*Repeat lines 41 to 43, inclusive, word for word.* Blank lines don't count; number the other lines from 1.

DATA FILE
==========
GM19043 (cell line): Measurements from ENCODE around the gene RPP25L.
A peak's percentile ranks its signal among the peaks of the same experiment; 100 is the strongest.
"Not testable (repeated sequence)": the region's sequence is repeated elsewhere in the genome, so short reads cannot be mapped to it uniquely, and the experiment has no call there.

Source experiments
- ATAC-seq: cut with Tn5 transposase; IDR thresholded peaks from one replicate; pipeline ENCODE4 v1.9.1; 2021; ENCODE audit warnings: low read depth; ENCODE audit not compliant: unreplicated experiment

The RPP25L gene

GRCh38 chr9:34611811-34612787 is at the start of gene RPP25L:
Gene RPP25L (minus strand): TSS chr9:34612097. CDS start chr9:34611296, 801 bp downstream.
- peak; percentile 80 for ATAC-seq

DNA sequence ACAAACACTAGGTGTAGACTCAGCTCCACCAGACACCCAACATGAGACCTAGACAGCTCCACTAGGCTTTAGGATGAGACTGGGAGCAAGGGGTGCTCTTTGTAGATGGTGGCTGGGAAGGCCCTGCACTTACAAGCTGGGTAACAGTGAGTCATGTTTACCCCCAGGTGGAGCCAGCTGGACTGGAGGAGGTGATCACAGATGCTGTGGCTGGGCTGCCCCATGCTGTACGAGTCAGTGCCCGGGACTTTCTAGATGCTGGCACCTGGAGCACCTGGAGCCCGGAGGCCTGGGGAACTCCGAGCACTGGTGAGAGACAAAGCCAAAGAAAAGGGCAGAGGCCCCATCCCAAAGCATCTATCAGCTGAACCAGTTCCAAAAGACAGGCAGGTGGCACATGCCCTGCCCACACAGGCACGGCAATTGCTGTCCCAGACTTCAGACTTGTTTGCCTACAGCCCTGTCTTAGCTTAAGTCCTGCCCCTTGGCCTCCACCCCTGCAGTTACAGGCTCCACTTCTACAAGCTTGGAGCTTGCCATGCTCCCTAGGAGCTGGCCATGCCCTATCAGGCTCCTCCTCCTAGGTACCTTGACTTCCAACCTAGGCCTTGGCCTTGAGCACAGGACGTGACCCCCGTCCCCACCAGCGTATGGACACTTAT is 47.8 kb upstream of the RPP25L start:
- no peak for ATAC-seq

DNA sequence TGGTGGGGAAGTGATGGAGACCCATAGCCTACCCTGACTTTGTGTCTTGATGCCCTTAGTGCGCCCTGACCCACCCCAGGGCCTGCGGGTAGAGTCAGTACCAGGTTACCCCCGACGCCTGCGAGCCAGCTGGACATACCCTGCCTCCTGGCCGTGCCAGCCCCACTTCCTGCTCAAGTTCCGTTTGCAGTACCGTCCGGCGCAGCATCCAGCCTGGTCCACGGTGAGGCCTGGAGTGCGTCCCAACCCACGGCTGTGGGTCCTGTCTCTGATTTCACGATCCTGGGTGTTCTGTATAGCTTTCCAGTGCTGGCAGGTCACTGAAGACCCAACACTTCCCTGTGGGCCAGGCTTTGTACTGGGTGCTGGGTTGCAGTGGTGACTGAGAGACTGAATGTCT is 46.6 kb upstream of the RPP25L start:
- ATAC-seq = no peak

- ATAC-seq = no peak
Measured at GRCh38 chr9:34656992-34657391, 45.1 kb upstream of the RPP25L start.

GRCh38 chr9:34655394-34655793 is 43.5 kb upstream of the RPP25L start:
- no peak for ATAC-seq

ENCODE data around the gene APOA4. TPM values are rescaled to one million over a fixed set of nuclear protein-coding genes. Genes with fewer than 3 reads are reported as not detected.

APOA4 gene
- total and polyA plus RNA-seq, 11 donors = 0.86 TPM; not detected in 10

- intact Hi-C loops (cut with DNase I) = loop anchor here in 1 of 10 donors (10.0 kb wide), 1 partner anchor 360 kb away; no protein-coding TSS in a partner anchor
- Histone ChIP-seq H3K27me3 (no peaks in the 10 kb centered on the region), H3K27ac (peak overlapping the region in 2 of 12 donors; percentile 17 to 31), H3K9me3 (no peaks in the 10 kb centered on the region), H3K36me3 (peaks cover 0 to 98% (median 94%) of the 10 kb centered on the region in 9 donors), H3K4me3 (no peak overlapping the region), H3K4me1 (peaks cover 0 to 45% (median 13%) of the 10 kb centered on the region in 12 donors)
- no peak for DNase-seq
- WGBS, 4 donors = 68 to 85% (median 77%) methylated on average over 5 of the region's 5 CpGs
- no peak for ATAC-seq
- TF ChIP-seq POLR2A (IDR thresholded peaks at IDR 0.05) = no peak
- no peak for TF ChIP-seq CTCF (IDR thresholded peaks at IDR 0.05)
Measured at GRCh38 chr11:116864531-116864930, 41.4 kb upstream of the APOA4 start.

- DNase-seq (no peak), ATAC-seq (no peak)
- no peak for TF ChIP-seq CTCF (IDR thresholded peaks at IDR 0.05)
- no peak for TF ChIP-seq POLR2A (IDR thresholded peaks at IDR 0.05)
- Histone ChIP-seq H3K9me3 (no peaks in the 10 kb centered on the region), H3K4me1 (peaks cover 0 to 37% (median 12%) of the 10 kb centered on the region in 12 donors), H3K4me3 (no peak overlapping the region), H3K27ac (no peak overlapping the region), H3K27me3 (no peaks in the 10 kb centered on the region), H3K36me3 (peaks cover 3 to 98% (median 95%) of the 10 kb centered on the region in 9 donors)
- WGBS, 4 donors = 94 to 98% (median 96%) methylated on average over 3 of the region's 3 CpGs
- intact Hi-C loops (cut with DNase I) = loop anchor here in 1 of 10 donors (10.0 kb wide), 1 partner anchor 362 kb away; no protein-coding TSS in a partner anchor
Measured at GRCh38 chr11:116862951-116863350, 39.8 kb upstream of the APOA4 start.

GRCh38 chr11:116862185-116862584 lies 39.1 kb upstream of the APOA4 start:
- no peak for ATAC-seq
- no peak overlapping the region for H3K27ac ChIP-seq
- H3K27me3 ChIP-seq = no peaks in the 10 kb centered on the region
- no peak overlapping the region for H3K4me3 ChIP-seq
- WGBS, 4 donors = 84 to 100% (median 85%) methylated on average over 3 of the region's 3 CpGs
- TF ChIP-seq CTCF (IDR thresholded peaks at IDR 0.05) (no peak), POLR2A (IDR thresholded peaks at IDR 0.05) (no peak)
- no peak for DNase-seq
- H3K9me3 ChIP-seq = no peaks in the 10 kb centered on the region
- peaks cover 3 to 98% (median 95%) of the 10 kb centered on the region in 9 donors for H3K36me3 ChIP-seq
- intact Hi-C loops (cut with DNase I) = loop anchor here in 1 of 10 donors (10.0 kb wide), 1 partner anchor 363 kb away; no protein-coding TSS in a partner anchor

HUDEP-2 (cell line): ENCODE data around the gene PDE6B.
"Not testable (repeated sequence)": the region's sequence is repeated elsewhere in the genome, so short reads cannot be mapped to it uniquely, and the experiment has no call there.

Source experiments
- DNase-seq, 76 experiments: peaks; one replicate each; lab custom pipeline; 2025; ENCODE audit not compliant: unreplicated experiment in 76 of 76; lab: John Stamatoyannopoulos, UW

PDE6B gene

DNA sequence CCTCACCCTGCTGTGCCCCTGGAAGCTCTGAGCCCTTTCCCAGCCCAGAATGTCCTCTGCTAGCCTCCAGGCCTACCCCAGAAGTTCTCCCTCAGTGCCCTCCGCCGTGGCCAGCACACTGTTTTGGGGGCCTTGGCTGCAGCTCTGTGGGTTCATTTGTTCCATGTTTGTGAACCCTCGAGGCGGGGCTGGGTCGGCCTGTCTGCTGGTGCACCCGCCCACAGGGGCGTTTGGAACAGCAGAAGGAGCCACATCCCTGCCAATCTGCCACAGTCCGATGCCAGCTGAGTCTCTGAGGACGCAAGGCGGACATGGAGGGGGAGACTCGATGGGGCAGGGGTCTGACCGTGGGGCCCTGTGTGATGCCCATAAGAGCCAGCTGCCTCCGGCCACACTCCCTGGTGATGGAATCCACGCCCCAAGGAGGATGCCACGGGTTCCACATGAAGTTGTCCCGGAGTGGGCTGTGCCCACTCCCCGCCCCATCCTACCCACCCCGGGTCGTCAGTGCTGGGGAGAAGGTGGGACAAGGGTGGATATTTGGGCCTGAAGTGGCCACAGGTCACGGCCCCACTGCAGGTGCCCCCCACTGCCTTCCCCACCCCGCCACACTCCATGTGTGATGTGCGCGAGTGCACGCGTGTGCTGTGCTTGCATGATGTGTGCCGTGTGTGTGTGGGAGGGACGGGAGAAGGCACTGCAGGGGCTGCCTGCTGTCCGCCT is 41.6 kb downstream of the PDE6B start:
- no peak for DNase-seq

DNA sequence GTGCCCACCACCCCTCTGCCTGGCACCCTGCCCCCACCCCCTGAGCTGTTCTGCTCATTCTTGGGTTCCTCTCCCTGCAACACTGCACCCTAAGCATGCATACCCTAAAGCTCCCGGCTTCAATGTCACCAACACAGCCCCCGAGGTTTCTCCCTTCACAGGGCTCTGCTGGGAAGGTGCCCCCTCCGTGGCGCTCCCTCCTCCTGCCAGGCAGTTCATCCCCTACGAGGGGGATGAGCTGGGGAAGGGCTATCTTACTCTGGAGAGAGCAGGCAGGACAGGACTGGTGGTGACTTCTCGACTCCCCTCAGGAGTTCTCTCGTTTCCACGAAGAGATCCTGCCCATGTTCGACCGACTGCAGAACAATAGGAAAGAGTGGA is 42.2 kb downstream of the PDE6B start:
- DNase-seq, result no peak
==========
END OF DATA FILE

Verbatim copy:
- WGBS, 4 donors = 84 to 100% (median 85%) methylated on average over 3 of the region's 3 CpGs
- TF ChIP-seq CTCF (IDR thresholded peaks at IDR 0.05) (no peak), POLR2A (IDR thresholded peaks at IDR 0.05) (no peak)
- no peak for DNase-seq